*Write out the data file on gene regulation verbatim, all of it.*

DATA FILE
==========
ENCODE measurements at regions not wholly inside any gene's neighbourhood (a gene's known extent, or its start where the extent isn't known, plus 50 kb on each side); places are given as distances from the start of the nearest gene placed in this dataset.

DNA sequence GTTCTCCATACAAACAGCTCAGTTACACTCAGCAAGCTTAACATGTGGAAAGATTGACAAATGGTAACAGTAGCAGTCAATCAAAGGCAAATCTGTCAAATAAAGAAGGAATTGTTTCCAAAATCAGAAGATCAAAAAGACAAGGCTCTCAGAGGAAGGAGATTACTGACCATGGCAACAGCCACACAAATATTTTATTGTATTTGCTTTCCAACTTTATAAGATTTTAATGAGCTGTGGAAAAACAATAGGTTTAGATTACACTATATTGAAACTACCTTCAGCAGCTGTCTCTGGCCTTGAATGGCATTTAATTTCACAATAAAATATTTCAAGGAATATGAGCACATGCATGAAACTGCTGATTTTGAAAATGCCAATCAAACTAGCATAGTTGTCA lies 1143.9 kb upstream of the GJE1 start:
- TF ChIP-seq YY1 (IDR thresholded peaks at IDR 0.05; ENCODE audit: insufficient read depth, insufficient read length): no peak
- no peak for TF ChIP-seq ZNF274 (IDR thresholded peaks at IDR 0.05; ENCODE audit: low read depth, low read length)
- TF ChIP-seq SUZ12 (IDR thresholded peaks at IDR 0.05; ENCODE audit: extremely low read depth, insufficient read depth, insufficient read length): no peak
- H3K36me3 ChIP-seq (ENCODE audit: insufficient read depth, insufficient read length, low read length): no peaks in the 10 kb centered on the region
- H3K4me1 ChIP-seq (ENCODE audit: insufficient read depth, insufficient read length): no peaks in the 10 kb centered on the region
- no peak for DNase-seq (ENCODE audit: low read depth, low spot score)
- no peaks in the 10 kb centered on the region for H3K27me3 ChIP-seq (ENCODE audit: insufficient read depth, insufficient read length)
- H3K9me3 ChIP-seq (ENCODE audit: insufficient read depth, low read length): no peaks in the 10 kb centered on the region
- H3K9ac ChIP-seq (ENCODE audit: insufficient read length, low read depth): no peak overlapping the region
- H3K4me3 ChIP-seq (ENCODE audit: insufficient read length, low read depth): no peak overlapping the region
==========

ENCODE measurements at regions not wholly inside any gene's neighbourhood (a gene's known extent, or its start where the extent isn't known, plus 50 kb on each side); places are given as distances from the start of the nearest gene placed in this dataset.

DNA sequence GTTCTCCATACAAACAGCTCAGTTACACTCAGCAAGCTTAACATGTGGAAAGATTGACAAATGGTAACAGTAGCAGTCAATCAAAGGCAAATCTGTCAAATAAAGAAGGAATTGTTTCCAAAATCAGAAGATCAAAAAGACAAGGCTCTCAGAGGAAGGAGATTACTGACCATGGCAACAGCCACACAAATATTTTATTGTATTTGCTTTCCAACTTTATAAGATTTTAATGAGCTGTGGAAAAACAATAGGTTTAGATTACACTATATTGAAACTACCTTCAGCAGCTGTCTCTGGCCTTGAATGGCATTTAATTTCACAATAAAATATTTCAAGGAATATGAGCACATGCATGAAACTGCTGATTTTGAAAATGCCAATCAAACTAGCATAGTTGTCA lies 1143.9 kb upstream of the GJE1 start:
- TF ChIP-seq YY1 (IDR thresholded peaks at IDR 0.05; ENCODE audit: insufficient read depth, insufficient read length): no peak
- no peak for TF ChIP-seq ZNF274 (IDR thresholded peaks at IDR 0.05; ENCODE audit: low read depth, low read length)
- TF ChIP-seq SUZ12 (IDR thresholded peaks at IDR 0.05; ENCODE audit: extremely low read depth, insufficient read depth, insufficient read length): no peak
- H3K36me3 ChIP-seq (ENCODE audit: insufficient read depth, insufficient read length, low read length): no peaks in the 10 kb centered on the region
- H3K4me1 ChIP-seq (ENCODE audit: insufficient read depth, insufficient read length): no peaks in the 10 kb centered on the region
- no peak for DNase-seq (ENCODE audit: low read depth, low spot score)
- no peaks in the 10 kb centered on the region for H3K27me3 ChIP-seq (ENCODE audit: insufficient read depth, insufficient read length)
- H3K9me3 ChIP-seq (ENCODE audit: insufficient read depth, low read length): no peaks in the 10 kb centered on the region
- H3K9ac ChIP-seq (ENCODE audit: insufficient read length, low read depth): no peak overlapping the region
- H3K4me3 ChIP-seq (ENCODE audit: insufficient read length, low read depth): no peak overlapping the region